from her windows. The prospect was black, dreary, very chilling–nothing
to be seen but the sky, over which clouds were stealing, and the
tree-tops swaying wildly against them; and the sound of the steps on the
gravel. Jack had uttered his last words with great firmness and even a
touch of indignation; but there can be no doubt that heaviness was
stealing over his heart.

“If it had been any one but yourself who told me, Jack,” said his
father, “I should not have believed it. You of all men in the world–I
ought to beg your pardon for misjudging you. I thought you would think
of your own pleasure rather than of any body’s comfort, and I was
mistaken. I beg your pardon. I am glad to have to make you an apology
like this.”

“Thanks,” said Jack, curtly. It was complimentary, no doubt; but the
compliment itself was not complimentary. I beg your pardon for thinking
you a villain–that was how it sounded to his ears; and he was not
flattered even by his escape.

“But I can’t rejoice over the rest,” said Mr. Brownlow–“it is going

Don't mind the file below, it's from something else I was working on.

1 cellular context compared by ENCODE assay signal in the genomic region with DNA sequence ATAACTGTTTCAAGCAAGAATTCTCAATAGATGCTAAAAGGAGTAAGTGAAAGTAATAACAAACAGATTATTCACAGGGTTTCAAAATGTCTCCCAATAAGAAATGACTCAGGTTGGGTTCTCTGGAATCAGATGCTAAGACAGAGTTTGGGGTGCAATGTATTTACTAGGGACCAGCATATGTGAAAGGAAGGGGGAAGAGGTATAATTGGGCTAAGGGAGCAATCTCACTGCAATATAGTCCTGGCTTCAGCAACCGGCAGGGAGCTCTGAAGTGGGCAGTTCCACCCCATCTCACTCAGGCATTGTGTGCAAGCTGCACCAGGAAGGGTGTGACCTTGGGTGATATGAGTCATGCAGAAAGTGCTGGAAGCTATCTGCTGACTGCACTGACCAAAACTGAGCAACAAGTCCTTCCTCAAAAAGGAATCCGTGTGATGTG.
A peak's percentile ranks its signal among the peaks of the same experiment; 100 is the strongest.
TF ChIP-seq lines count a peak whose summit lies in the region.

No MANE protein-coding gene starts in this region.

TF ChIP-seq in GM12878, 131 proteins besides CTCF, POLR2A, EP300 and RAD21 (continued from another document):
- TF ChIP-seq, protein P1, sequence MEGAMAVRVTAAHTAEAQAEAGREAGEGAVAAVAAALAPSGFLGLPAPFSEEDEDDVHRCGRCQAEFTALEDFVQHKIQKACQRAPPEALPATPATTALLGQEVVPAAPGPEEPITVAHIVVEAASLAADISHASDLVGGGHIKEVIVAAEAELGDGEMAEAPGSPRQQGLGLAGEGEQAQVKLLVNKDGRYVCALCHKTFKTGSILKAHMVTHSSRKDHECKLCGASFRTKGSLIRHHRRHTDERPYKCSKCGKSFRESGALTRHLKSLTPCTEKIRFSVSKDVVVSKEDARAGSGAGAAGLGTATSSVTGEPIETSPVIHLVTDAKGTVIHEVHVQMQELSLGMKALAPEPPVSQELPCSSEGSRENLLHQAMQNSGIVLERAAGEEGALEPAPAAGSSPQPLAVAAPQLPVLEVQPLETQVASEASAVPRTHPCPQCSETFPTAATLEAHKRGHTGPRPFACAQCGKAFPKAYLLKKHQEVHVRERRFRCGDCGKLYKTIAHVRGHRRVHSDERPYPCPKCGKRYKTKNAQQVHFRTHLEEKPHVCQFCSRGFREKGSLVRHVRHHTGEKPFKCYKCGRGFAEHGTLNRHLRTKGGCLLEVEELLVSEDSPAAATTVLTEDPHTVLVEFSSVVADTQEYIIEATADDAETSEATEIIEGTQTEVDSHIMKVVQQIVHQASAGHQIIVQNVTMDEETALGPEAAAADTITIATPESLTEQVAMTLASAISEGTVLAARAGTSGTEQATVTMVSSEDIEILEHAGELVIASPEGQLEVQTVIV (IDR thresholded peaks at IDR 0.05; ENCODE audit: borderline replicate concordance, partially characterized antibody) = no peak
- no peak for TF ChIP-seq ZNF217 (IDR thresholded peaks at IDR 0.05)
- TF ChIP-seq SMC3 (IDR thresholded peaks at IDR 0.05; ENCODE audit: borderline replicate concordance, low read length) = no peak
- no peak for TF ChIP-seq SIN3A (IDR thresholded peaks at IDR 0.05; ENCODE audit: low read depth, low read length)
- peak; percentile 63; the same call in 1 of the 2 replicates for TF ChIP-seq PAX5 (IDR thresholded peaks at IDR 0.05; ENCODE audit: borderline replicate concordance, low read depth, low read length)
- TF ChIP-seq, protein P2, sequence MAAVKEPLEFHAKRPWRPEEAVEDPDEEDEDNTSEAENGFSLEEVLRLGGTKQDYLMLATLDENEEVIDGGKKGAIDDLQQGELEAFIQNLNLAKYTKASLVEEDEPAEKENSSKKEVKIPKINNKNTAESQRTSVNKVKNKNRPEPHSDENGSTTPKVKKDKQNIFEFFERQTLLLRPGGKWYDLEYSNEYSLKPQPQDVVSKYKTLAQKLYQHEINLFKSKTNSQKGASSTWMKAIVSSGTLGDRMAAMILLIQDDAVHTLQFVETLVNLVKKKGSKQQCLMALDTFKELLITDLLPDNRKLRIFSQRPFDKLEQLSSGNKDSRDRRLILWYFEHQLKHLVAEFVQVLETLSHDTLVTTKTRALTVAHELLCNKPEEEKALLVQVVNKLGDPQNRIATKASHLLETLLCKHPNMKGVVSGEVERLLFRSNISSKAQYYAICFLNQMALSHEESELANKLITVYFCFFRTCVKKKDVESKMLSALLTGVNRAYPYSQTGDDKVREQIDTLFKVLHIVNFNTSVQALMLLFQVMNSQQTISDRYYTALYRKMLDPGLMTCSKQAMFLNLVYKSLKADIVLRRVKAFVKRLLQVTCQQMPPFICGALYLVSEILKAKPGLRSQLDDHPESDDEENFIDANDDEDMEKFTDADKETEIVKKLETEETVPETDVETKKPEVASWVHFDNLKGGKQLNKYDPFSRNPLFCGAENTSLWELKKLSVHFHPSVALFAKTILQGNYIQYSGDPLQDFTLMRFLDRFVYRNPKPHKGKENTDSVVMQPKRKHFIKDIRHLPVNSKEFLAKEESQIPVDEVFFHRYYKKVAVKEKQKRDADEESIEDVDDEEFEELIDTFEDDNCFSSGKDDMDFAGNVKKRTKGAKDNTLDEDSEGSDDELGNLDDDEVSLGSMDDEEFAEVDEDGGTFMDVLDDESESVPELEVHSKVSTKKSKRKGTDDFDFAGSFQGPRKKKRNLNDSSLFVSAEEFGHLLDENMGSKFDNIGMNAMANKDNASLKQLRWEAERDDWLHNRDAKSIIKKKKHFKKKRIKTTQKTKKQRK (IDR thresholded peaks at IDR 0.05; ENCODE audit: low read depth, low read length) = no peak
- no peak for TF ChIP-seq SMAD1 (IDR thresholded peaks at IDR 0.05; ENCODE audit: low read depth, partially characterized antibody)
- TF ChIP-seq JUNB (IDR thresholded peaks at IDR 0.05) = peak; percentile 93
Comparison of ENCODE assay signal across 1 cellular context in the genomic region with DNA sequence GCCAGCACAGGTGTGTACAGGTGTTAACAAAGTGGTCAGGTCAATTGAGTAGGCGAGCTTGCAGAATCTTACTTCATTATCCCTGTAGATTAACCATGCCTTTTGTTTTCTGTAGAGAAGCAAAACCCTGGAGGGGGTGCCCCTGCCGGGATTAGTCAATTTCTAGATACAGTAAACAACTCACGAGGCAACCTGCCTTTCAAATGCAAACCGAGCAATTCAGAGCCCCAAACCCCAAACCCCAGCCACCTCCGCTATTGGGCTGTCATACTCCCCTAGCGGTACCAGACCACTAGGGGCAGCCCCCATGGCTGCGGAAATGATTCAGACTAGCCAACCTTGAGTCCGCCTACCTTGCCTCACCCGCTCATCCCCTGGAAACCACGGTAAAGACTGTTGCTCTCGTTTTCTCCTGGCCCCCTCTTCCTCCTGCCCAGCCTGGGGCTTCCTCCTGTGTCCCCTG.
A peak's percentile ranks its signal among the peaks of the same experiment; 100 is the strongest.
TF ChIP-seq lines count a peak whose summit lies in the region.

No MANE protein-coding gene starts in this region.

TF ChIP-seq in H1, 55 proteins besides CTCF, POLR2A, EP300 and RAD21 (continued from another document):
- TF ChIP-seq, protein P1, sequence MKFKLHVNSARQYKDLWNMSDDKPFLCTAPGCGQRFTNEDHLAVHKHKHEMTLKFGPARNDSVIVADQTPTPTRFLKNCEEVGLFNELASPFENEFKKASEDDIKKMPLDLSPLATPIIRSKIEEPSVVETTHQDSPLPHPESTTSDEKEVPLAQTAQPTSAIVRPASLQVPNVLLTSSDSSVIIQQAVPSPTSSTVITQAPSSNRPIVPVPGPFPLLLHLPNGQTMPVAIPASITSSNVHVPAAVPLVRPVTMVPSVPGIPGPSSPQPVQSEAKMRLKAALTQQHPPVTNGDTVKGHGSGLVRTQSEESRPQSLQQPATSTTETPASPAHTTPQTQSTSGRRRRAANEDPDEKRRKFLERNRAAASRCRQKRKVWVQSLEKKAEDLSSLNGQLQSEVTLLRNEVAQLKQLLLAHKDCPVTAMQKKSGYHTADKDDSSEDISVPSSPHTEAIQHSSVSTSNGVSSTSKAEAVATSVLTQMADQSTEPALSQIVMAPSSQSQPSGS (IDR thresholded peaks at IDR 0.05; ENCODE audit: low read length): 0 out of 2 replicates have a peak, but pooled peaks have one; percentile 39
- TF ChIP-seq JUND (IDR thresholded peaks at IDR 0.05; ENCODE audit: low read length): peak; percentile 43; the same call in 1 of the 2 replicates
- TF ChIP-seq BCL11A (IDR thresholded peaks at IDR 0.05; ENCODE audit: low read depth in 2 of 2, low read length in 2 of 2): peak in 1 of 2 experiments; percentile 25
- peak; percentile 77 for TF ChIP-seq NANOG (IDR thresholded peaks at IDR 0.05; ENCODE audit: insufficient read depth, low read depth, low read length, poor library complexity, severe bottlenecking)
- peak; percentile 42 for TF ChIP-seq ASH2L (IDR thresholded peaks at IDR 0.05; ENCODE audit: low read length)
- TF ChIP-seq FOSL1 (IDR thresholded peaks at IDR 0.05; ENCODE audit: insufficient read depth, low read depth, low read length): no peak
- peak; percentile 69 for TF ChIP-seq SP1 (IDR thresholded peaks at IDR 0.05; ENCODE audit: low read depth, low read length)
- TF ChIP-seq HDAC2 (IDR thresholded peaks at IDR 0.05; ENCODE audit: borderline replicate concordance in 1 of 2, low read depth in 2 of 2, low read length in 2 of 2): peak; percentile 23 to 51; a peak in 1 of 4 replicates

against all your own principles, for one thing. You are very young–you
have no call to marry for ten years at least–and of course if you wait
ten years you will change your mind.”

“I have not the least intention of waiting ten years,” said Jack.

“Then perhaps you will be so good as to inform me what your intentions
are,” said his father, with a little irony; “if you have thought at all
on the subject it may be the easier way.”

“Of course I have thought on the subject,” said Jack; “I hope I am not a
fellow to do things without thinking. I don’t pretend it is prudent.
Prudence is very good, but there are some things that are better. I mean
to get married with the least possible delay.”

“And then?” said Mr. Brownlow.

“Then, sir, I suppose,” said Jack, not without a touch of bitterness,
“you will let me remain in the office, and keep my clerkship; seeing
that, as you say, I have not a penny in the world.”

Then they walked on together again for several minutes in the darkness.
It was not wonderful that Jack’s heart should be swelling with a sense
of injury. Here was he, a rich man’s son, with the great park breathing
round him in the darkness, and the great house shining behind, with its
many lights, and many servants, and much luxury. All was his
father’s–all, and a great deal more than that: and yet he, his father’s
only son, had “not a penny in the world.” No wonder Jack’s heart was
very bitter within him; but he was too proud to make a word of
complaint.

“You think it cruel of me to say so,” Mr. Brownlow said, after that long
pause; “and so it looks, I don’t doubt. But if you knew as much as I do,